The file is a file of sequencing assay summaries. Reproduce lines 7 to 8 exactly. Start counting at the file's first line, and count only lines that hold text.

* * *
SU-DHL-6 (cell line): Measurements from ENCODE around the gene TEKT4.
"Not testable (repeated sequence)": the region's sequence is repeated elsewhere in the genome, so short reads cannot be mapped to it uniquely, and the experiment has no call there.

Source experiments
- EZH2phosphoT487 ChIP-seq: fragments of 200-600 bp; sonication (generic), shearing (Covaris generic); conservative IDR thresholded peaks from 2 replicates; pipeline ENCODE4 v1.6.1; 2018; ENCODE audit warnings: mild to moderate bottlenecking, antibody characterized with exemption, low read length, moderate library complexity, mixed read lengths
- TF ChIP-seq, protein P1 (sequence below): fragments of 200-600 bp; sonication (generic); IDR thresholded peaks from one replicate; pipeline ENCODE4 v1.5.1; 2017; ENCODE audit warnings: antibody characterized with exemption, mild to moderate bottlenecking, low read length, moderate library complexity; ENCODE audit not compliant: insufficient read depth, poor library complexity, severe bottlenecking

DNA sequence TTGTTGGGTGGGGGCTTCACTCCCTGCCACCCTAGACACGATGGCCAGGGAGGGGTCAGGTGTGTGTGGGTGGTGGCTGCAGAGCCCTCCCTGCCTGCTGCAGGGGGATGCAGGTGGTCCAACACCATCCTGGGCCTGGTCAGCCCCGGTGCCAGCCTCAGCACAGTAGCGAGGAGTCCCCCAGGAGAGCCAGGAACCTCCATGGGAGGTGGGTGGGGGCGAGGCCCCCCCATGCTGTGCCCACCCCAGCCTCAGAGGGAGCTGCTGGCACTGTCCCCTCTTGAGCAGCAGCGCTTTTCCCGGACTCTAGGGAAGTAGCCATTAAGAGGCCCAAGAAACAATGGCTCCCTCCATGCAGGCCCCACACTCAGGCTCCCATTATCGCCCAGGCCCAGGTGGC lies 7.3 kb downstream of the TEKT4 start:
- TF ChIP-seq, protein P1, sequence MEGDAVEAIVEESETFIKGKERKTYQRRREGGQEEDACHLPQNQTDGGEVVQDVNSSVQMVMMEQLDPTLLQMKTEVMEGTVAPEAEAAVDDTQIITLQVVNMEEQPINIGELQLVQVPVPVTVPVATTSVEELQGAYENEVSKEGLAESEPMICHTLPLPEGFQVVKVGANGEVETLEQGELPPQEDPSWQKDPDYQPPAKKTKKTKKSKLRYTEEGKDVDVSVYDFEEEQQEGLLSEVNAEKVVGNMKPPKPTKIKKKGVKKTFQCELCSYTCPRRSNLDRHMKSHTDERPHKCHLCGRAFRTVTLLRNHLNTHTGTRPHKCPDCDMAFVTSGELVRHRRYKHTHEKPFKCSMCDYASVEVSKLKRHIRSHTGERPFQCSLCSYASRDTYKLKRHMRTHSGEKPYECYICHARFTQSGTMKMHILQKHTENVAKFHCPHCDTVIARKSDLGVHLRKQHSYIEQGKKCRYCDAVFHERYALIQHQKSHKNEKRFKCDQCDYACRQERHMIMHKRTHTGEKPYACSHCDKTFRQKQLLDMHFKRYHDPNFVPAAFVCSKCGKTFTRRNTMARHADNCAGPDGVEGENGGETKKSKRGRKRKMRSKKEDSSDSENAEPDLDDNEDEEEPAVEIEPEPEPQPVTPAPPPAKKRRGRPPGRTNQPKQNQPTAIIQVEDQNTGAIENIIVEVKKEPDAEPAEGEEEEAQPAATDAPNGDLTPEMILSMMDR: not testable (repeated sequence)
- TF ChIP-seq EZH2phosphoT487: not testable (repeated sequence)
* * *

- TF ChIP-seq, protein P1, sequence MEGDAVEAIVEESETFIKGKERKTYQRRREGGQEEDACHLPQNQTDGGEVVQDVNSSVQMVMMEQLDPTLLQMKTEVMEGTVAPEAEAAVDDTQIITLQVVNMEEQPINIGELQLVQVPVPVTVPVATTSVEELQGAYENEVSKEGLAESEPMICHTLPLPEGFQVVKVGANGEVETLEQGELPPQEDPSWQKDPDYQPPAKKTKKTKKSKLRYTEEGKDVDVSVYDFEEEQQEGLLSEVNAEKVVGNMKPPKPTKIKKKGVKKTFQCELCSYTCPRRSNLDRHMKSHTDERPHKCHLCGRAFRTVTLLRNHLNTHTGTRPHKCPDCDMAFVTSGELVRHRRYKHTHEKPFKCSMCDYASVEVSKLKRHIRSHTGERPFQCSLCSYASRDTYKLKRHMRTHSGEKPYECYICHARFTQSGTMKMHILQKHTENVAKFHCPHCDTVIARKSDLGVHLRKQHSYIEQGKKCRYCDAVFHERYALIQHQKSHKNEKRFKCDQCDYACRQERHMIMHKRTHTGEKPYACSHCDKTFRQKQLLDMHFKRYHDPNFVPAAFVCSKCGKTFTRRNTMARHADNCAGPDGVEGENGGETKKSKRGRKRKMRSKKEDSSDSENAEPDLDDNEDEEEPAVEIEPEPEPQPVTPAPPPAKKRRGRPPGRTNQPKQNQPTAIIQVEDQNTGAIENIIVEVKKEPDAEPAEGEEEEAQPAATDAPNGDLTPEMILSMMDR: not testable (repeated sequence)
- TF ChIP-seq EZH2phosphoT487: not testable (repeated sequence)